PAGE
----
Tag Archives: postpartum

New parents sleep!

Sleep deprivation when you have a newborn baby is inevitable. For quite some time, newborns need to feed around every couple of hours. This means that parents sleep is broken at best. Although sleep deprivation is highly predictable in the postpartum period, I didn’t really get information as to how to best manage it. I was told “sleep when your baby sleeps” and that was it.

This article from the New York Times gives some pointers. I would add that sometimes the only solution to get some sleep back is for someone else to take over.

Call in someone who can do 2 or 3 nights for you. Your helper would sleep in the same room as your baby whilst you sleep elsewhere and try to bank as many hours of sleep as possible. If you breastfeed exclusively or mix feed, your helper would do everything except the actual feed. They would wake when baby cries, do the nappy change, the winding and put baby back to sleep. You would only do the actual feed and hand baby over as soon as she’s finished. If you exclusively formula feed, your helper would do everything, including the feed.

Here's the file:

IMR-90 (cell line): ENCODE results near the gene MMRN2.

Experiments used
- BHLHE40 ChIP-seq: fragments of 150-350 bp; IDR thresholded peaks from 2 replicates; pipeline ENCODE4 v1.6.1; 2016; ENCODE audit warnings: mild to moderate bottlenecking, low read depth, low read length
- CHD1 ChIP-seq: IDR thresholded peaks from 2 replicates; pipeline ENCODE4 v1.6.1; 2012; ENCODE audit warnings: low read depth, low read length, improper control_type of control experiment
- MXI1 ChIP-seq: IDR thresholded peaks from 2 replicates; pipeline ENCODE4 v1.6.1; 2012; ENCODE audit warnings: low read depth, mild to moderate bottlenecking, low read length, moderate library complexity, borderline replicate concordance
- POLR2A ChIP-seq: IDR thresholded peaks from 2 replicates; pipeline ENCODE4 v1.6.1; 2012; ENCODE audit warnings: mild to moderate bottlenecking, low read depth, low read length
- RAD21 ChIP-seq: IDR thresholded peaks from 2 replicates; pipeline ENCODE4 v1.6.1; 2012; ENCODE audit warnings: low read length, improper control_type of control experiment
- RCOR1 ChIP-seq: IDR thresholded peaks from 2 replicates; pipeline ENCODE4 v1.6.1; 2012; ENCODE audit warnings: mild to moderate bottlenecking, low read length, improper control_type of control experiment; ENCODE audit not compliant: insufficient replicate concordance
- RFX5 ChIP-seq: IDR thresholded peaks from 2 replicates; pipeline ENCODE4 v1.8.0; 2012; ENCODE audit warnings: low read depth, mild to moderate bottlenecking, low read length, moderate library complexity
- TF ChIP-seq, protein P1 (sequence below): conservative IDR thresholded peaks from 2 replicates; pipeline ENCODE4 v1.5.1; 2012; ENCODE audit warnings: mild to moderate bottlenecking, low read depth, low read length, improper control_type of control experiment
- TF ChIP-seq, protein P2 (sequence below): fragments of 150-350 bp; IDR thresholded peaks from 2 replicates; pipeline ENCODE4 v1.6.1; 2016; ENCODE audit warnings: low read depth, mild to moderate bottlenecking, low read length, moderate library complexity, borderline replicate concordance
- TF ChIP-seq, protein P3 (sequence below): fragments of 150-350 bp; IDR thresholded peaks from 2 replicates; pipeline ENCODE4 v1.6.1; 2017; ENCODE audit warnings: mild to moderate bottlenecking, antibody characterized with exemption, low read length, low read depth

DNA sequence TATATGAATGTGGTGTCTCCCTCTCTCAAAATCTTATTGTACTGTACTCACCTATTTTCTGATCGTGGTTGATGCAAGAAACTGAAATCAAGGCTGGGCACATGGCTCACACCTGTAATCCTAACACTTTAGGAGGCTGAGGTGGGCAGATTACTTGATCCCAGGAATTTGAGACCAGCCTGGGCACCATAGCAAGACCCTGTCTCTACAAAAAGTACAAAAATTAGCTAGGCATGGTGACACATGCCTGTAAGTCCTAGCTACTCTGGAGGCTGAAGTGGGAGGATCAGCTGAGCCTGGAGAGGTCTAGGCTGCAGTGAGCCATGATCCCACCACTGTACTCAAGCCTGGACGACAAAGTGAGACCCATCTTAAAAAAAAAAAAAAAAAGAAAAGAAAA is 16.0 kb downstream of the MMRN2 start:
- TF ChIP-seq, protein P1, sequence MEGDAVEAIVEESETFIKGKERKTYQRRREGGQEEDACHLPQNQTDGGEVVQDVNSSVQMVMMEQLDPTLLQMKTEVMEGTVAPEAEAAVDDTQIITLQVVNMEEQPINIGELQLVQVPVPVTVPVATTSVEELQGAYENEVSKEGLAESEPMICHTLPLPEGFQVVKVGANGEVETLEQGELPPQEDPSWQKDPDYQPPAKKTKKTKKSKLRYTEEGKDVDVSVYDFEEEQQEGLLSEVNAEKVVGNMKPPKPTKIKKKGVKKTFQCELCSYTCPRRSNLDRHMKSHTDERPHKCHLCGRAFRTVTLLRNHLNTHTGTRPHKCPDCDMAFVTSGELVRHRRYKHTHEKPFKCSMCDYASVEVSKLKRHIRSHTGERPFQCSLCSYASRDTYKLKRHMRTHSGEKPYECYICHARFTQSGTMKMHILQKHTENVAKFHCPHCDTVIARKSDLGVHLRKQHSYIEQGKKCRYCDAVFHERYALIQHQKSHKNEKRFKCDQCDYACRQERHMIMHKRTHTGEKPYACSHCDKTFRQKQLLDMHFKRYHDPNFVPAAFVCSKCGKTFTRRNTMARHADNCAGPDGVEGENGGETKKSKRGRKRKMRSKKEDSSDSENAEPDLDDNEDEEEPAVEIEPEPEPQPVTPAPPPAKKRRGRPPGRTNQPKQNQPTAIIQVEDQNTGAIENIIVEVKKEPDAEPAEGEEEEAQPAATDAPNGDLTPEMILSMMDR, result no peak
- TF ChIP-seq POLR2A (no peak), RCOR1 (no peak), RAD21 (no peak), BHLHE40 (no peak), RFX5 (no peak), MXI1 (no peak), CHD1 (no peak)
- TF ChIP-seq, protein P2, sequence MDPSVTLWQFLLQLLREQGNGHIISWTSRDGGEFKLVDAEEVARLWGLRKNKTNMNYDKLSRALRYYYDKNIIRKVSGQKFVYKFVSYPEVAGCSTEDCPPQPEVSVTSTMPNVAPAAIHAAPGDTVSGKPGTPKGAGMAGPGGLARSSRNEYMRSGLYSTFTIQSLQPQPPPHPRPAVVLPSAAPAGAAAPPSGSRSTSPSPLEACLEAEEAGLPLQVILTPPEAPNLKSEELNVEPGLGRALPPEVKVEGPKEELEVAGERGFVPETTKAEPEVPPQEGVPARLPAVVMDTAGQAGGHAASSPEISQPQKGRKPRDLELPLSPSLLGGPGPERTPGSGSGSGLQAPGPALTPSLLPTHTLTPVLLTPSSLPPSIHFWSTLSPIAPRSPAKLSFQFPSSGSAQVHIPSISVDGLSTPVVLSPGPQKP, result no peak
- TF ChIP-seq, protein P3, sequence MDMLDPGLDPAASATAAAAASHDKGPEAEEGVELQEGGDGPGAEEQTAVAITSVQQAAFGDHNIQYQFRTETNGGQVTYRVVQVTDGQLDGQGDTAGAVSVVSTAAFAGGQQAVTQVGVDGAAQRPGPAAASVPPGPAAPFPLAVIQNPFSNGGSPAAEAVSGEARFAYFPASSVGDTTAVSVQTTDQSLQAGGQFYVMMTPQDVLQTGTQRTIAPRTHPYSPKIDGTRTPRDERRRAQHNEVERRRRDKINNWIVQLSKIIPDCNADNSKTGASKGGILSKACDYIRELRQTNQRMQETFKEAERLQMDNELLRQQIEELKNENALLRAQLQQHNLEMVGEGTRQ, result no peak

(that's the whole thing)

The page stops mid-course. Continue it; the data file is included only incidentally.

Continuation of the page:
The key to better sleep when you have a new baby

Preparing for baby? Organise a meal train!

What is a meal train?  

It is the idea of rallying together to temporarily support someone by bringing them meals at home. In my view, it is an ideal gift for new parents. The first few months after birth are labour intensive and removing meal preparations out of the day can be a huge help. 

You could ask a close relative or friend to set it up and manage it for you. The digital platform makes it easy to plan who is volunteering and when. It might be particularly useful if your baby comes early or if your own preparations don’t prove to be enough.

Find out more in this article:


Carrying baby car seat after birth

Good article today on the problems of carrying baby car seats following birth. The problem is lifting something when your pelvic floor muscles and core muscles have not recovered their full strength. Lifting and carrying your baby is fine, even you have been diagnosed with a pelvic organ prolapse soon after giving birth (I think 1 in 12 women suffer from POP after birth). The problem is carrying heavier objects and in non-ergonomic positions as the article explains.


You can find advice on how to reduce intra-abdominal pressure (lifting is one contributor) in this leaflet by the Pelvic Obstetric and Gynaecological Physiotherapy.